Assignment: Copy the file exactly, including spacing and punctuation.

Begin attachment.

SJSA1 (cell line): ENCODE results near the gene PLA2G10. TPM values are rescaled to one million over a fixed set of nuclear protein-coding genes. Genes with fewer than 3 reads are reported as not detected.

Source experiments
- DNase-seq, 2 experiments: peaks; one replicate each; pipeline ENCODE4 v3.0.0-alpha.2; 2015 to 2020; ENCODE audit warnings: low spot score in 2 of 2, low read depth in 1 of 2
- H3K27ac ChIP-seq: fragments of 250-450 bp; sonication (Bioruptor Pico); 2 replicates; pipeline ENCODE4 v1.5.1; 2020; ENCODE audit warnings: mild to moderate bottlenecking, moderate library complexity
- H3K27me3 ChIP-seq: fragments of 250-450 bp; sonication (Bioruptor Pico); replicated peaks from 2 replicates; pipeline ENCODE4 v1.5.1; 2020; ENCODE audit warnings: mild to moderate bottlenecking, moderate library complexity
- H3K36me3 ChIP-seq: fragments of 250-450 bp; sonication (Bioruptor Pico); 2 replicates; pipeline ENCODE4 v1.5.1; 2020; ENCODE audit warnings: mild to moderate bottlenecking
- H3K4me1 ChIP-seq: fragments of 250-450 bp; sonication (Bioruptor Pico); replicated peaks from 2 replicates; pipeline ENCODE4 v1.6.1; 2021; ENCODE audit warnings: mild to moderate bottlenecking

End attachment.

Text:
SJSA1 (cell line): ENCODE results near the gene PLA2G10. TPM values are rescaled to one million over a fixed set of nuclear protein-coding genes. Genes with fewer than 3 reads are reported as not detected.

Source experiments
- DNase-seq, 2 experiments: peaks; one replicate each; pipeline ENCODE4 v3.0.0-alpha.2; 2015 to 2020; ENCODE audit warnings: low spot score in 2 of 2, low read depth in 1 of 2
- H3K27ac ChIP-seq: fragments of 250-450 bp; sonication (Bioruptor Pico); 2 replicates; pipeline ENCODE4 v1.5.1; 2020; ENCODE audit warnings: mild to moderate bottlenecking, moderate library complexity
- H3K27me3 ChIP-seq: fragments of 250-450 bp; sonication (Bioruptor Pico); replicated peaks from 2 replicates; pipeline ENCODE4 v1.5.1; 2020; ENCODE audit warnings: mild to moderate bottlenecking, moderate library complexity
- H3K36me3 ChIP-seq: fragments of 250-450 bp; sonication (Bioruptor Pico); 2 replicates; pipeline ENCODE4 v1.5.1; 2020; ENCODE audit warnings: mild to moderate bottlenecking
- H3K4me1 ChIP-seq: fragments of 250-450 bp; sonication (Bioruptor Pico); replicated peaks from 2 replicates; pipeline ENCODE4 v1.6.1; 2021; ENCODE audit warnings: mild to moderate bottlenecking